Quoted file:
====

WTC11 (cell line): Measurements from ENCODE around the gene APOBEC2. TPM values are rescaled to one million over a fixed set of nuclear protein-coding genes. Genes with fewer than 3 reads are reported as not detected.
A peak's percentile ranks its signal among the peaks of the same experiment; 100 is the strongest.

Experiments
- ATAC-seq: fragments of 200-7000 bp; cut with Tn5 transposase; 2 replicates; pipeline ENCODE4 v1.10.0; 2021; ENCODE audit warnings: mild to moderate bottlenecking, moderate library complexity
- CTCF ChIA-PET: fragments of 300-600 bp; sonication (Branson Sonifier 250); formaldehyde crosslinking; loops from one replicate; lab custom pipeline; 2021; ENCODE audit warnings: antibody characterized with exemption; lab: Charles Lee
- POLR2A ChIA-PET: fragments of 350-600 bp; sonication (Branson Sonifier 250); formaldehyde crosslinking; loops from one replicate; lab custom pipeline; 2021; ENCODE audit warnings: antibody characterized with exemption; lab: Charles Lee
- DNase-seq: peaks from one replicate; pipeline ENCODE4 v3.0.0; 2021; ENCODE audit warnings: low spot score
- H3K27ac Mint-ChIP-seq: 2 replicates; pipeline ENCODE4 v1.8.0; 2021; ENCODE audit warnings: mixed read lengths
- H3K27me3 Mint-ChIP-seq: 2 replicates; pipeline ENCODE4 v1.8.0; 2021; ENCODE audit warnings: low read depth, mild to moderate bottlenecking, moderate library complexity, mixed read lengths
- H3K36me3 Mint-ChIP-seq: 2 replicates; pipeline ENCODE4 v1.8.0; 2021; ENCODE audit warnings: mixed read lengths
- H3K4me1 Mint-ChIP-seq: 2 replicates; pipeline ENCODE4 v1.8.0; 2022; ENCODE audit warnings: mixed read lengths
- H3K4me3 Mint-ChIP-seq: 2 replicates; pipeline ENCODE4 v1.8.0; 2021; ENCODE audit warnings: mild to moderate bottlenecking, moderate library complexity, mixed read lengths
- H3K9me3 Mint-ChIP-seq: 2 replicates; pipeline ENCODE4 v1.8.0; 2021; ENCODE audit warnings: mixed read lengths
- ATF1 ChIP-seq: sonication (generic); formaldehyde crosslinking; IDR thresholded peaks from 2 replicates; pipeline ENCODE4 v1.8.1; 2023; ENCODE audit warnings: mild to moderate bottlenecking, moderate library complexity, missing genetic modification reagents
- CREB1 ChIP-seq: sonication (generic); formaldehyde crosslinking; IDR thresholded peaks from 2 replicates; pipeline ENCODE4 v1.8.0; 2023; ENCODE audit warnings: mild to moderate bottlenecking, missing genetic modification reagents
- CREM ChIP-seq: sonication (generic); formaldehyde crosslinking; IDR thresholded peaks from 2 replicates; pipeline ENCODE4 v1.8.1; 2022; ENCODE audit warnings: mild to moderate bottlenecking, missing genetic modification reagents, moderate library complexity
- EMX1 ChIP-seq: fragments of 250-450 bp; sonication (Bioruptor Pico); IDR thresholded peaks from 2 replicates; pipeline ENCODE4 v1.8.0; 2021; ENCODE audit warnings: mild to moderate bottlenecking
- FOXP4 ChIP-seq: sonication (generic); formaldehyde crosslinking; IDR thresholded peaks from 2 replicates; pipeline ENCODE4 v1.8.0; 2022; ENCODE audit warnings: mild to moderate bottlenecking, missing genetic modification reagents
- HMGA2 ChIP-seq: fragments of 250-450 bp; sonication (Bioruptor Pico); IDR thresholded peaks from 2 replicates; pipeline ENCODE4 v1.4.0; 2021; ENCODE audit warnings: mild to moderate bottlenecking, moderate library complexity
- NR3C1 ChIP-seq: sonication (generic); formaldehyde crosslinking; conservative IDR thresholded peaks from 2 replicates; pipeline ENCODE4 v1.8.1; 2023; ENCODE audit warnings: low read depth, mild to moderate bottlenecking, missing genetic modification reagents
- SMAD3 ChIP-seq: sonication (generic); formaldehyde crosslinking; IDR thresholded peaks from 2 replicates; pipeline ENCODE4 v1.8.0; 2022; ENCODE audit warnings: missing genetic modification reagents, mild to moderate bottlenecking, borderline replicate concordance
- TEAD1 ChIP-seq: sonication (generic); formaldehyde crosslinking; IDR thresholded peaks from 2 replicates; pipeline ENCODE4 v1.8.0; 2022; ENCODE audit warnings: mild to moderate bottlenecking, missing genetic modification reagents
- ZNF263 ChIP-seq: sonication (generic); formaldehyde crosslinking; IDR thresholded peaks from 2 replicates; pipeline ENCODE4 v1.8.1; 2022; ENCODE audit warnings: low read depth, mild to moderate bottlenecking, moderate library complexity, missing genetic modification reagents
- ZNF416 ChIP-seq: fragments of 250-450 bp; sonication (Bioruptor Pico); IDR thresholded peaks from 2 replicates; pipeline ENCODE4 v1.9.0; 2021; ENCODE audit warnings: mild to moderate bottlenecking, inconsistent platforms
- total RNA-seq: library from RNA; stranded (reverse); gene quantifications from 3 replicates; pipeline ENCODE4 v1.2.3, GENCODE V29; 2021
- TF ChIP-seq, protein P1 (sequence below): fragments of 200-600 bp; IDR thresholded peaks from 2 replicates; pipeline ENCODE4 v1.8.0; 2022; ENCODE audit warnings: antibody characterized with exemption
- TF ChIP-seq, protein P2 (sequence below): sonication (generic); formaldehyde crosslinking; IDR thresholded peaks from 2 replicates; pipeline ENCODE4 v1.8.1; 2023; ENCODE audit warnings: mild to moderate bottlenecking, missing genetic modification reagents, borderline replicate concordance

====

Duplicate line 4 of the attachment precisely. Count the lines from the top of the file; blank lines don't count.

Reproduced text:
- ATAC-seq: fragments of 200-7000 bp; cut with Tn5 transposase; 2 replicates; pipeline ENCODE4 v1.10.0; 2021; ENCODE audit warnings: mild to moderate bottlenecking, moderate library complexity